Written by David Ives; directed by John Rando
Performances through March 27, 2015
The Duke on 42nd Street, 229 West 42nd Street, New York, NY
|Rooth, Ellrod and Hutchinson in Life Signs, from |
David Ives' Lives of the Saints (photo: James Leynse)
Lives of the Saints comprises six short plays, each funny and intelligent on its own, but with the cumulative effect of hilariously supple writing making the whole more substantial than the sum of its parts. The opener, The Goodness of Your Heart, which pits neighbors against each other over the "gift" of a widescreen televsion, takes perfect aim at the current annoyance of those self-entitled dopes who think that the world is theirs alone. Soap Opera is a farcical dismantling of that longtime afternoon TV scourge, has a Maytag repairman in love with his washing machine. A doctor's office is the setting for Enigma Variations, as "Mrs. Dopplegangler" (two of them) complains to Dr. Bill (two of them) that her life is filled with deja vu.
The second act comprises more delectable one-acts. The excruciatingly funny Life Signs, in which a just-dead Park Avenue matriarch begins to prattle on in front of her grieving son and Southern Belle wife, confessing her own (and her daughter in law's) hidden sexual indiscretions, is followed by It's All Good, an ingeniously conceived short about a successful New York writer returning to his old Chicago neighbrohood, where he meets himself as he would have been if he hadn't left. The final sketch, Lives of the Saints, sympathetically shows two chatty middle-aged Polish ladies preparing a funeral breakfast in their local church basement.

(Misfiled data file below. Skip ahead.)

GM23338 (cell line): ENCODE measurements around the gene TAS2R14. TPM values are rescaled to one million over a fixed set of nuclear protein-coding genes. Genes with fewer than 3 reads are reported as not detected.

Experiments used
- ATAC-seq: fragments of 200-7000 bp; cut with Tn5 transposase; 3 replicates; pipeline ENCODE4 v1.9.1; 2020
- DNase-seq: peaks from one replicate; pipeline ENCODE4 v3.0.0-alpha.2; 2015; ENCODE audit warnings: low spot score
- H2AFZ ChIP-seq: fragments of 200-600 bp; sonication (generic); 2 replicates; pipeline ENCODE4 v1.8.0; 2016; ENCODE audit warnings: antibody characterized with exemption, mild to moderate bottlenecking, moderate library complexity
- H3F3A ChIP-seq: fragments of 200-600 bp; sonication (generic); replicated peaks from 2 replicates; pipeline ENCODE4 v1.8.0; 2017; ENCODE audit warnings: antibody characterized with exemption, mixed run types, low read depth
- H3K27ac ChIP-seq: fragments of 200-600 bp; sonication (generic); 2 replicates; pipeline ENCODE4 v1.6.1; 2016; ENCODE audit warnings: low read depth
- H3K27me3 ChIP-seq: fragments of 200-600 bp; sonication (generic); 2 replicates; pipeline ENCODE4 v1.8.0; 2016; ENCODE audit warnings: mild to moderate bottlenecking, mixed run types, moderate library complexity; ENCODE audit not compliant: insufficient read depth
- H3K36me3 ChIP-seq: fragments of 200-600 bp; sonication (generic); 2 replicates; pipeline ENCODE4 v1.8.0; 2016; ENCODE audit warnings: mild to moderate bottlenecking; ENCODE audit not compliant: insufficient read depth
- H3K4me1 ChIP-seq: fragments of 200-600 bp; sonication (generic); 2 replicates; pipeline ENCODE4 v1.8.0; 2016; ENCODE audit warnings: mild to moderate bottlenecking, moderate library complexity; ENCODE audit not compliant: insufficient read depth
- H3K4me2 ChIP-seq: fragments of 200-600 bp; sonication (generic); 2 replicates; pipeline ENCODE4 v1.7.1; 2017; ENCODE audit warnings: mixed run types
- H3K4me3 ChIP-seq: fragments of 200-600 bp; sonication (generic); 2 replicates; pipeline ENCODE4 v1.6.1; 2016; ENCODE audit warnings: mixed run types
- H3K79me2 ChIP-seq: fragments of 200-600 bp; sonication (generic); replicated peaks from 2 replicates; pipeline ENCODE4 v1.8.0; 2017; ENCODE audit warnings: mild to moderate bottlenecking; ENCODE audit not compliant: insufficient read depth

Ives' masterly writing zeroes in on everyday lives, thanks to the playwright's innate sense of comic irony and absurdism, which also includes a goodly amount of belly laughs. The alternating digs of disagreeing friends in Goodness, the laundry list of washing machine puns in Soap Opera, the loony confessions of a cadaver in Life Signs: Ives can mine humor and humanity in any situation. And even when brilliant ideas falter—the doubling down of the antics of Enigma, the non-ending to It's All Good, the introduction of actors providing kitchen sound effects for the ladies in Saints—there's always something else to take their place.
On Beowulf Boritt's crafty stage designs, director John Rando has a shrewdly loose leash on his talented cast: of this superlative quintet, Rick Holmes, Kelly Hutchinson and Liv Rooth are first-rate, while Arnie Burton and Carson Ellrod go even further, with a winning repertoire of voices, accents and facial expressions and inflections that change in the blink of an eye.